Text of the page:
The other win­ners are the Col­orado School of Mines, North­eastern Uni­ver­sity, Uni­ver­sity of California-​​Berkeley, Uni­ver­sity of Illi­nois at Chicago, and the uni­ver­si­ties of Ken­tucky, Utah, Pitts­burgh, Ari­zona and Connecticut.

Vir­ginia Tech will work on through-​​the-​​earth com­mu­ni­ca­tion sys­tems and a new risk-​​management approach to safety, while WVU will work on safety sys­tems at sur­face mines and mobile equip­ment tech­nology training.

Jim Dean, director of mining and indus­trial exten­sion at WVU, said that between 2000 and 2010, nearly 800 under­ground coal miners were injured and 16 were killed in acci­dents involving shuttle cars and scoops. Most occurred because the oper­ator was unaware someone was nearby.

Cam­eras and prox­imity detec­tors can help reduce acci­dents, Dean said, but without proper training, oper­a­tors may have the ten­dency to rely too heavily on the technology.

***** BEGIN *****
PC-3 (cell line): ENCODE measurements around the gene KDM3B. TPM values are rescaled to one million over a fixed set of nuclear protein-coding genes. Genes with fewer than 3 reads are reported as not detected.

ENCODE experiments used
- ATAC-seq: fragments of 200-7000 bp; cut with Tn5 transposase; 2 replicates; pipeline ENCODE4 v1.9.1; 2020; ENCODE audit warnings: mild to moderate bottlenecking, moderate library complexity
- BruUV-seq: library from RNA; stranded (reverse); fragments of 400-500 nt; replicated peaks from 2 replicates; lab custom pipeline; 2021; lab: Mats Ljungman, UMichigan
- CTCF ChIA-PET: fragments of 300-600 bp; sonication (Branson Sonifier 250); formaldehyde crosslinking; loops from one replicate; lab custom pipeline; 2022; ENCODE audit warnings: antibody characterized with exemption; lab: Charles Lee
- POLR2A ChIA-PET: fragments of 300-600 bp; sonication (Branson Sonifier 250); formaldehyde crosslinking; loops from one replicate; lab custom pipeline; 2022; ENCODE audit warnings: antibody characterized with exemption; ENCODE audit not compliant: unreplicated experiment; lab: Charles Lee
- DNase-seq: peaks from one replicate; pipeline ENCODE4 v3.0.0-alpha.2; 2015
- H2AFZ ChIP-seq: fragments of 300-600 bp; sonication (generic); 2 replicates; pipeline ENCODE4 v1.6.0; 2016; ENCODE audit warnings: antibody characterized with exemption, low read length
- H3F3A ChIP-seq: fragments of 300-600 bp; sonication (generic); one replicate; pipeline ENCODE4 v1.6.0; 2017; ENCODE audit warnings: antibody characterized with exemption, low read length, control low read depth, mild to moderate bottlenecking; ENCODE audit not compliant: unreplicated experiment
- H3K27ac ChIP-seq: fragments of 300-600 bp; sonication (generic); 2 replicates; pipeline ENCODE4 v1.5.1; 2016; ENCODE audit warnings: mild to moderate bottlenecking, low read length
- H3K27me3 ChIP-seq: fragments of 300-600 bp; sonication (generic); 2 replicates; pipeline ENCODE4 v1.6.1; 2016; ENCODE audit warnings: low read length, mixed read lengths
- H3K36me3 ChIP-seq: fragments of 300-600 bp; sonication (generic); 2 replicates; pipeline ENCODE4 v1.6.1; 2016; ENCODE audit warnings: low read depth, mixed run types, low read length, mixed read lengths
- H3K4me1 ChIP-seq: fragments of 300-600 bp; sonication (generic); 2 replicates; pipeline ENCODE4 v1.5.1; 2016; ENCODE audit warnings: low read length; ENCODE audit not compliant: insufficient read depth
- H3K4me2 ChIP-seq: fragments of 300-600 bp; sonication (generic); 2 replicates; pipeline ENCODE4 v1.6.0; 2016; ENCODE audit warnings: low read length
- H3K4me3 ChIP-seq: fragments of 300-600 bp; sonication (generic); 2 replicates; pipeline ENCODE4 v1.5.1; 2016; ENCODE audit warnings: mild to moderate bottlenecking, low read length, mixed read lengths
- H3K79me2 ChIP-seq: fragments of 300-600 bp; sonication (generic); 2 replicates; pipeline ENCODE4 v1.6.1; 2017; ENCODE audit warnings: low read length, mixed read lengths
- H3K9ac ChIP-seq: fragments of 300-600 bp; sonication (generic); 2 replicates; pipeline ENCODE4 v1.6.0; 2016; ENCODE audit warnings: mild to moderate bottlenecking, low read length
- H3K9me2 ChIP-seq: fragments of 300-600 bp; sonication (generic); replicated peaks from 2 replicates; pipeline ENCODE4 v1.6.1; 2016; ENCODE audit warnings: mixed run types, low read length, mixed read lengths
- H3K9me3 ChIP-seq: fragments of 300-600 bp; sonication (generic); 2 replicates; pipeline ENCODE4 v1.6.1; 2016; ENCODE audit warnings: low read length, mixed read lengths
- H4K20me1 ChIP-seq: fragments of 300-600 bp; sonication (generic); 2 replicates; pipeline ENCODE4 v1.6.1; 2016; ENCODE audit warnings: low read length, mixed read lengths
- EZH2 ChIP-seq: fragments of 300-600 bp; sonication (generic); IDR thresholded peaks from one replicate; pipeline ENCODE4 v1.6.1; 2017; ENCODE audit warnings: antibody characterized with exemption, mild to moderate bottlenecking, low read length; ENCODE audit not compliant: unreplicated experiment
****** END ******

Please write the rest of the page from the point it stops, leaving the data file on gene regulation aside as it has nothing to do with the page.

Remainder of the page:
For more than 100 years, WVU has been training not only the next gen­er­a­tion of mining engi­neers, but also offering training and cer­ti­fi­ca­tion pro­grams for miners already working in the industry,” said Gene Cilento, dean of the Statler Col­lege of Engi­neering and Min­eral Resources. “Their safety is of our utmost concern.”

North­eastern Uni­ver­sity will focus on whole-​​body vibra­tion expo­sure and injury pre­ven­tion at open-​​pit coal mines, while UC-​​Berkeley will focus on heart dis­ease and lung cancer deaths linked to par­tic­u­late matter and diesel exhaust.

The foun­da­tion aims to fill gaps and over­comer bar­riers to sci­en­tific research, not dupli­cate existing work. It was formed under a $210 mil­lion set­tle­ment between the U.S. Depart­ment of Jus­tice and Virginia-​​based Alpha Nat­ural Resources after the Upper Big Branch Mine disaster.

Read the article at The Washington Post →